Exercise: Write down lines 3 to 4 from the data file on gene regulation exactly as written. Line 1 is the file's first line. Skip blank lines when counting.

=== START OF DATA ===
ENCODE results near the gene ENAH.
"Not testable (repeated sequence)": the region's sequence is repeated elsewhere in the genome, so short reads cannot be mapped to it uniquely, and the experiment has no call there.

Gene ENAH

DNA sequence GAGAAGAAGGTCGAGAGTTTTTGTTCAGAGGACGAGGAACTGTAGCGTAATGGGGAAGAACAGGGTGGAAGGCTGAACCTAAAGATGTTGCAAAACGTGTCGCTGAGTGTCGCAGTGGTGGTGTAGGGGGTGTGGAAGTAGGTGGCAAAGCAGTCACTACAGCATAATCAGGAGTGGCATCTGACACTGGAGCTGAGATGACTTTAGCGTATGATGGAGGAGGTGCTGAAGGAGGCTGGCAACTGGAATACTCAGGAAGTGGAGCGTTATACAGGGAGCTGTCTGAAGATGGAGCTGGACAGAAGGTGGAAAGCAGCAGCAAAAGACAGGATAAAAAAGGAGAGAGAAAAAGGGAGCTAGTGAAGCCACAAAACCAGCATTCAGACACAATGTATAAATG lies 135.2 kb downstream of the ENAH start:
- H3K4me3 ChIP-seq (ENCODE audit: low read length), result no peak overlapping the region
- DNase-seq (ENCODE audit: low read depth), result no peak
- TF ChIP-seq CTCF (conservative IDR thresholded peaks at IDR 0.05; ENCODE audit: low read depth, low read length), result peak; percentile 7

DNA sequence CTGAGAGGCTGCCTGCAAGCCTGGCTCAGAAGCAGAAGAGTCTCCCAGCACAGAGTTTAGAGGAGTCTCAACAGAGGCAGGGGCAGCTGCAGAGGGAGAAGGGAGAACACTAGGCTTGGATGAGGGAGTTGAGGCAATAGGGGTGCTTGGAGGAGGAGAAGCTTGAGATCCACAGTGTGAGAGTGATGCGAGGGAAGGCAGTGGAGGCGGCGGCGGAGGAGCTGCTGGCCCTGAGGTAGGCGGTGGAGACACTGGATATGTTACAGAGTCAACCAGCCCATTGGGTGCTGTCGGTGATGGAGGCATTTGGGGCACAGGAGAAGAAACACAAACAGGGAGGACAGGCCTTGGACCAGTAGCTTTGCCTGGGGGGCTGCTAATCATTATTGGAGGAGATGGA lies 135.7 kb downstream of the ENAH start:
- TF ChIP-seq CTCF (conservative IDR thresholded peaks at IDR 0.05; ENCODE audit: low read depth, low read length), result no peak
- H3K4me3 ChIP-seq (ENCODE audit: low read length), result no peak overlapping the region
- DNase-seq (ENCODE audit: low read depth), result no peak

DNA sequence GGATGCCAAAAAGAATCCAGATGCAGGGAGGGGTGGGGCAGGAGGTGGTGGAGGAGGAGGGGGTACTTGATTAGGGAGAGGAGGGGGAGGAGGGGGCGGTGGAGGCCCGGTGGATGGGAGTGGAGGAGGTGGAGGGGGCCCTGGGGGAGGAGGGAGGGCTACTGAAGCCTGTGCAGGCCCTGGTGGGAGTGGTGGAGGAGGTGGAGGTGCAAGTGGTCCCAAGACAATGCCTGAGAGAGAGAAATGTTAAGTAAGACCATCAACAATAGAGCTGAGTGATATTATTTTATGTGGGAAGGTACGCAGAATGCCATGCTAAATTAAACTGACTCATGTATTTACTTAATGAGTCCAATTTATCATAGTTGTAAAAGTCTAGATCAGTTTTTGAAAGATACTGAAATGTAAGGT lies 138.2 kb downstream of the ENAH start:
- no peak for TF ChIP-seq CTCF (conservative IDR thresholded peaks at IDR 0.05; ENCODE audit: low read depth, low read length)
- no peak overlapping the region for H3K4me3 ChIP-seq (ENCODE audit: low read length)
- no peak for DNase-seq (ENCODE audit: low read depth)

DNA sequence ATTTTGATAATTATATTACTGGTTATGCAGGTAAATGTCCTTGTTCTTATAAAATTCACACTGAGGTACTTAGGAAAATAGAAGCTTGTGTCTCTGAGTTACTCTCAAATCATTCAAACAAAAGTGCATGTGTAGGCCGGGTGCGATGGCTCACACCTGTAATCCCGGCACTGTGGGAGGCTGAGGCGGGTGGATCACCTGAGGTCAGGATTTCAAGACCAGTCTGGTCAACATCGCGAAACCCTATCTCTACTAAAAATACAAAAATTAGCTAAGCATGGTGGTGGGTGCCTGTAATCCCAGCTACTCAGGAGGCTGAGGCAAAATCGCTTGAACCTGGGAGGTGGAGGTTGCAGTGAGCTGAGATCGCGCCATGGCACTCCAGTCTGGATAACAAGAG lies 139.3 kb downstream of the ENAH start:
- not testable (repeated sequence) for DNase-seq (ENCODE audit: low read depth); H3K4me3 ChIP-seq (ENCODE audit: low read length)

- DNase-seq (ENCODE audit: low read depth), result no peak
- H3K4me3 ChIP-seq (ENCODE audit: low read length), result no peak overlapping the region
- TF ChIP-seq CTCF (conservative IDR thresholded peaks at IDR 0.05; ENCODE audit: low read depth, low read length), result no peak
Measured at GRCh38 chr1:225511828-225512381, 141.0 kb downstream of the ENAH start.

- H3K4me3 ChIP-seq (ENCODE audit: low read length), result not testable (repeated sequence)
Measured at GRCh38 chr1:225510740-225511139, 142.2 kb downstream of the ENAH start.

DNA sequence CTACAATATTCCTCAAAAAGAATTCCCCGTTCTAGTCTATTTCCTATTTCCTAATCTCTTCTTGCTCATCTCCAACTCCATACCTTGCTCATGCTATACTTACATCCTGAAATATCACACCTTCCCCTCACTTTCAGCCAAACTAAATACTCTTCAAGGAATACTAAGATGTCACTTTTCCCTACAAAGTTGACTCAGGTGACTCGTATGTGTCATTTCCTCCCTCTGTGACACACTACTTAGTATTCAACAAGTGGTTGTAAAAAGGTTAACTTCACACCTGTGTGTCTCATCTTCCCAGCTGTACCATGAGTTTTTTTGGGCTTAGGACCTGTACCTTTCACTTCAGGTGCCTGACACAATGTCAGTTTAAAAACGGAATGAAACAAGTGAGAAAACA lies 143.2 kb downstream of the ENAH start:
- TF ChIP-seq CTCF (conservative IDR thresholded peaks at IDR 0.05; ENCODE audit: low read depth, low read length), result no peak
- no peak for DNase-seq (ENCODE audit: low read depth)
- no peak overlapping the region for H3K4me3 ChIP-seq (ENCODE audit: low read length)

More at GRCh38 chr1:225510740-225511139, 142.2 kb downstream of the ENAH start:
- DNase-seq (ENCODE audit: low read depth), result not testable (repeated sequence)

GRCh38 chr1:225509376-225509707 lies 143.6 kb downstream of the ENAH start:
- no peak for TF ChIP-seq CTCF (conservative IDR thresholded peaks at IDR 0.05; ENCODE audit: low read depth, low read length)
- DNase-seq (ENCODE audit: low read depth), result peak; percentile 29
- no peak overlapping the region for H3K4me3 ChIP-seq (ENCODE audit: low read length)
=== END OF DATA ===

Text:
Gene ENAH

DNA sequence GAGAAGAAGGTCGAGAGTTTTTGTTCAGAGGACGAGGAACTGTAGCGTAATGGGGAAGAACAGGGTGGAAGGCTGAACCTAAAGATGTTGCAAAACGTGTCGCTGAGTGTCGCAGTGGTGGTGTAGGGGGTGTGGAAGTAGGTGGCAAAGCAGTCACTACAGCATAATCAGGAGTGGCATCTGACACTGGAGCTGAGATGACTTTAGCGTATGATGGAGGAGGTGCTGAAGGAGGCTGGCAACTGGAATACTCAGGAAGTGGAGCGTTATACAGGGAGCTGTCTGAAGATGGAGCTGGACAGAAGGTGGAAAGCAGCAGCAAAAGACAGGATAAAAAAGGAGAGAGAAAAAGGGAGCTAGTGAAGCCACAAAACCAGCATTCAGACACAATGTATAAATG lies 135.2 kb downstream of the ENAH start: